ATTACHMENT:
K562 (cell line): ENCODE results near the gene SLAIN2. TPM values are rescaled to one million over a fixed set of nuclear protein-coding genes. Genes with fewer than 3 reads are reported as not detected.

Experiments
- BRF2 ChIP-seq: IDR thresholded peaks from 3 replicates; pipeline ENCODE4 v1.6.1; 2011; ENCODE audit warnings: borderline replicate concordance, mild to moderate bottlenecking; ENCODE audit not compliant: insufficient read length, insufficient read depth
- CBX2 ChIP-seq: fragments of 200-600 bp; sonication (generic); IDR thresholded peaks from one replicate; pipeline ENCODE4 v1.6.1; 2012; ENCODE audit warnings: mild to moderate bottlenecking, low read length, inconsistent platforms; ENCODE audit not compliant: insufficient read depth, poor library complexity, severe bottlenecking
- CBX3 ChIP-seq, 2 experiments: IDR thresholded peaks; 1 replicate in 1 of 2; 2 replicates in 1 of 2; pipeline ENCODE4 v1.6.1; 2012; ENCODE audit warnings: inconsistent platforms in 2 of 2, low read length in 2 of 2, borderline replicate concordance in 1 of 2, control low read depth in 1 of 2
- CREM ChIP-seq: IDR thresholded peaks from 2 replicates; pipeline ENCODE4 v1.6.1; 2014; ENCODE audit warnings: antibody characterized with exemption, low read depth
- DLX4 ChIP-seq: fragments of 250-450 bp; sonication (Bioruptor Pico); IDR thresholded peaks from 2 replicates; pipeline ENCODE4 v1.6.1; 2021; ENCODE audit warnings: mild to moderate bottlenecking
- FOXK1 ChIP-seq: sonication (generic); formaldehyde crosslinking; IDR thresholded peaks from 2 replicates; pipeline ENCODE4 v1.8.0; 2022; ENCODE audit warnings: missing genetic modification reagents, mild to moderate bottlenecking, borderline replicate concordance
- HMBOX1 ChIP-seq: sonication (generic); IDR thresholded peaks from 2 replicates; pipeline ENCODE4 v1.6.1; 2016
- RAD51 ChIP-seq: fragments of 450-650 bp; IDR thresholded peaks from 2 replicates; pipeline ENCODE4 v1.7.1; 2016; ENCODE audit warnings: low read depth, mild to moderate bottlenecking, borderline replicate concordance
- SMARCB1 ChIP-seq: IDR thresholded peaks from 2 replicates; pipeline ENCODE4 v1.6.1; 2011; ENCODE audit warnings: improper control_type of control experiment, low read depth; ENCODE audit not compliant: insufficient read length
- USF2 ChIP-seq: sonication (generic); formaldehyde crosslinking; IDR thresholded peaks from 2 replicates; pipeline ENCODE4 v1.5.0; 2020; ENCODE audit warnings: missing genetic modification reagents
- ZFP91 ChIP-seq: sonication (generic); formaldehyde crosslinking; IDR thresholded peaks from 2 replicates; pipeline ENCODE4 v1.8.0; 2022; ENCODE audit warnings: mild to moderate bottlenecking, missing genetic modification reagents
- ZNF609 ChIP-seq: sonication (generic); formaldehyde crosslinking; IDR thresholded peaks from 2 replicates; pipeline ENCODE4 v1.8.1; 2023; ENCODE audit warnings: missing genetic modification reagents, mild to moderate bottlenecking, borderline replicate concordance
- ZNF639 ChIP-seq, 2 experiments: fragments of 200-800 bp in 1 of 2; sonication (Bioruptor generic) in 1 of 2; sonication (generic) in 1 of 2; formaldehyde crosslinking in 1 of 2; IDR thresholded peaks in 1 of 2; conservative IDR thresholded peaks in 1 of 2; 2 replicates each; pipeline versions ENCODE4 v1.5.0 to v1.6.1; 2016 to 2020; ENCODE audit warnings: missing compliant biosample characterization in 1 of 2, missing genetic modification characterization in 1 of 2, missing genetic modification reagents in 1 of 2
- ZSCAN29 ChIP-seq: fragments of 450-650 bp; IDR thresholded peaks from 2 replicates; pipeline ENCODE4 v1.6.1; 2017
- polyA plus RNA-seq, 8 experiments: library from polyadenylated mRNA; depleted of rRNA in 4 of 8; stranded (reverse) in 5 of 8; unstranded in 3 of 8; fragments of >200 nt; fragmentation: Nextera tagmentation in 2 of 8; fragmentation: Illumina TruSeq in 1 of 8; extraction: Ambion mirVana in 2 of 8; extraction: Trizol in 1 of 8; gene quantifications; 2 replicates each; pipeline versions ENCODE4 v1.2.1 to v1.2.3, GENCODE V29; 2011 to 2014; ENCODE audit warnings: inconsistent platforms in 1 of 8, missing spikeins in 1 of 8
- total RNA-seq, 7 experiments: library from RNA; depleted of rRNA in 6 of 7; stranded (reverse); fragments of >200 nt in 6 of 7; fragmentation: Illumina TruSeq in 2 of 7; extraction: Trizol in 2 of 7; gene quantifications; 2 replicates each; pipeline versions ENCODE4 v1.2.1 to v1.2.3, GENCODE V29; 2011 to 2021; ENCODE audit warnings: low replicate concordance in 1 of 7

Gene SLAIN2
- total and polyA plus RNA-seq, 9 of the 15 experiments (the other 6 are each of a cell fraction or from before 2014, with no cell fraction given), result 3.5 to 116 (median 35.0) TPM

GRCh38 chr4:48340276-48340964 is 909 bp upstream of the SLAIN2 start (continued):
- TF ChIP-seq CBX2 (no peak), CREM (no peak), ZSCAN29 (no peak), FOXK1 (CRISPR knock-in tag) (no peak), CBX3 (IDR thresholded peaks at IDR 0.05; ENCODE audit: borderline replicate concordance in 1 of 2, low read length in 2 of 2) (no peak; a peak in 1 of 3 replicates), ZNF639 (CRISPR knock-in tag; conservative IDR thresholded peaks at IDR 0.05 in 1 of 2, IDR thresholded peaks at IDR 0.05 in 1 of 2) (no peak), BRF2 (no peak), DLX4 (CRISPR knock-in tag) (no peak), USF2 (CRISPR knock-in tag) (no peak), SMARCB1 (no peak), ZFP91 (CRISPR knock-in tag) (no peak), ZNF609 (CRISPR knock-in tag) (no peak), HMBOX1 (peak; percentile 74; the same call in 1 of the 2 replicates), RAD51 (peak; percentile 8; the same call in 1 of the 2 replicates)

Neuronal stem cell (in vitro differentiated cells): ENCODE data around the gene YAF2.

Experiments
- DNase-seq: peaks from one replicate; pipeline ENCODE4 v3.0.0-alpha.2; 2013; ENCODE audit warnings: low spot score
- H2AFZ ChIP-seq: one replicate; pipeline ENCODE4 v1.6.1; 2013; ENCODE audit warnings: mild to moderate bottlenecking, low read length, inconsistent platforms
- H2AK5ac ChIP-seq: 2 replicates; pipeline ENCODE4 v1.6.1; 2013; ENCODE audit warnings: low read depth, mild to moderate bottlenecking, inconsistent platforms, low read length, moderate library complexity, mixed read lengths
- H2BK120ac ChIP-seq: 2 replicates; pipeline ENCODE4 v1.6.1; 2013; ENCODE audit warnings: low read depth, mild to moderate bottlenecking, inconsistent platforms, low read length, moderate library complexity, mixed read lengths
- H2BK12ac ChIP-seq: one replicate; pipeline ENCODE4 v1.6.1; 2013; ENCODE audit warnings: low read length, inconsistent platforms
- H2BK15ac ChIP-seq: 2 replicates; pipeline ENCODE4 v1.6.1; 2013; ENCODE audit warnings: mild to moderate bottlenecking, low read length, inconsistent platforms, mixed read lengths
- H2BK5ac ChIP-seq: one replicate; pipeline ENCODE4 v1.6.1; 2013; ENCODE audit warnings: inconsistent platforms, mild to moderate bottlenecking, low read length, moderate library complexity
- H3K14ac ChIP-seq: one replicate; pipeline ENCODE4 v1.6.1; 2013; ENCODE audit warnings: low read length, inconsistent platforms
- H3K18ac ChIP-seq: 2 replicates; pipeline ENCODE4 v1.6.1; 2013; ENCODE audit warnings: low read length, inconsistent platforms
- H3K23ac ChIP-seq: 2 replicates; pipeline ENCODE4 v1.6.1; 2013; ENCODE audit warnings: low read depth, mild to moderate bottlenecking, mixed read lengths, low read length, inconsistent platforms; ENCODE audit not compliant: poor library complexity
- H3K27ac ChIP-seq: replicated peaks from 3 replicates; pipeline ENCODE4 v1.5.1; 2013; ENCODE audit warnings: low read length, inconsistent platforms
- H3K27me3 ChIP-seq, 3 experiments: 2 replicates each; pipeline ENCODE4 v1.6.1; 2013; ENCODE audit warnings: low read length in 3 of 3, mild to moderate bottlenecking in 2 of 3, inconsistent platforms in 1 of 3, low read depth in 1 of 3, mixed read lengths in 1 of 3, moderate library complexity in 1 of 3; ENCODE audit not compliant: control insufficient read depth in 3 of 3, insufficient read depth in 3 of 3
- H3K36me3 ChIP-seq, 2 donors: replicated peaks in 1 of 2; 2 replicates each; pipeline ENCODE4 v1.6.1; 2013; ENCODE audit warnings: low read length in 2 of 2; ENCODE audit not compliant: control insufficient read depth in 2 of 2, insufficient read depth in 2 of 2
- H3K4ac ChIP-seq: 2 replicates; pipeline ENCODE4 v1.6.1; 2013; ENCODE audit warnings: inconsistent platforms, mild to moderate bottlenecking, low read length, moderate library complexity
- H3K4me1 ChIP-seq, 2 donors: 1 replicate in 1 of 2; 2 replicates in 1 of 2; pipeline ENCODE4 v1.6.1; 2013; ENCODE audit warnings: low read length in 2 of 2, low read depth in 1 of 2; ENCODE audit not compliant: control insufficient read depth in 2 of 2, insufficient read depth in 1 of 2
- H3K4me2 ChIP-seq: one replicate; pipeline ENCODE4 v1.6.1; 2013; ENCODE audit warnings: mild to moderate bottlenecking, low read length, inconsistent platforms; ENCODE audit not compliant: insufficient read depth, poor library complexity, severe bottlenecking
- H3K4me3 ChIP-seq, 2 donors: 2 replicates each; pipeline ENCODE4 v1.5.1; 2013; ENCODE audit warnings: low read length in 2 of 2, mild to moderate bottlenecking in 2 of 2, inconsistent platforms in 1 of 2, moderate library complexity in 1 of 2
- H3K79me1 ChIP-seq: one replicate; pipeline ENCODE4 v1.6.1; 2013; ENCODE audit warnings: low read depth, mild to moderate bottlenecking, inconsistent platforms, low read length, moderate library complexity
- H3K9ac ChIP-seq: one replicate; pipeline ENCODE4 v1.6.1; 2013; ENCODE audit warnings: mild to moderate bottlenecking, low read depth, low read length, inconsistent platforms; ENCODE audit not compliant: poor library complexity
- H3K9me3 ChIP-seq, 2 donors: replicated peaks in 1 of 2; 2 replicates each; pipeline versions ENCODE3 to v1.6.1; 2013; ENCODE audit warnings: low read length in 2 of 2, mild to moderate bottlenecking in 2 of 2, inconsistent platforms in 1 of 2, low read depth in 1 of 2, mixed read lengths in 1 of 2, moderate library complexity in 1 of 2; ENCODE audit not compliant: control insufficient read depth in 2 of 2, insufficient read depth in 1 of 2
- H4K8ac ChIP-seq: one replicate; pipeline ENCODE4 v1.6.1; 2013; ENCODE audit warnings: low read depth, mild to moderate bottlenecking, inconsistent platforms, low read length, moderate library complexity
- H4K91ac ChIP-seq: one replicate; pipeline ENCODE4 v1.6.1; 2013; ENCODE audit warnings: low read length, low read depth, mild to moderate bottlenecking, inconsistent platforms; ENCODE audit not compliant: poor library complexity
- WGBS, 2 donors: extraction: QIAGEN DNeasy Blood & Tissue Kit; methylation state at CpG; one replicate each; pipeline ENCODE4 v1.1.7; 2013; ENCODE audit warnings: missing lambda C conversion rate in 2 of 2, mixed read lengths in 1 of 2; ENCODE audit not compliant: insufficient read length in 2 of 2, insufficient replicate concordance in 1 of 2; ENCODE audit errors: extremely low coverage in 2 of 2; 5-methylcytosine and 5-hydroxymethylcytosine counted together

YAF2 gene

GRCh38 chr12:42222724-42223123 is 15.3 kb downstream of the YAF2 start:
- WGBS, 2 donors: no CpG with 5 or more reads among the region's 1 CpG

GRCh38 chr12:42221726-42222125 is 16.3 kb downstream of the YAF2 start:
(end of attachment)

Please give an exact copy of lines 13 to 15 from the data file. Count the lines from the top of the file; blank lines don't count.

- ZFP91 ChIP-seq: sonication (generic); formaldehyde crosslinking; IDR thresholded peaks from 2 replicates; pipeline ENCODE4 v1.8.0; 2022; ENCODE audit warnings: mild to moderate bottlenecking, missing genetic modification reagents
- ZNF609 ChIP-seq: sonication (generic); formaldehyde crosslinking; IDR thresholded peaks from 2 replicates; pipeline ENCODE4 v1.8.1; 2023; ENCODE audit warnings: missing genetic modification reagents, mild to moderate bottlenecking, borderline replicate concordance
- ZNF639 ChIP-seq, 2 experiments: fragments of 200-800 bp in 1 of 2; sonication (Bioruptor generic) in 1 of 2; sonication (generic) in 1 of 2; formaldehyde crosslinking in 1 of 2; IDR thresholded peaks in 1 of 2; conservative IDR thresholded peaks in 1 of 2; 2 replicates each; pipeline versions ENCODE4 v1.5.0 to v1.6.1; 2016 to 2020; ENCODE audit warnings: missing compliant biosample characterization in 1 of 2, missing genetic modification characterization in 1 of 2, missing genetic modification reagents in 1 of 2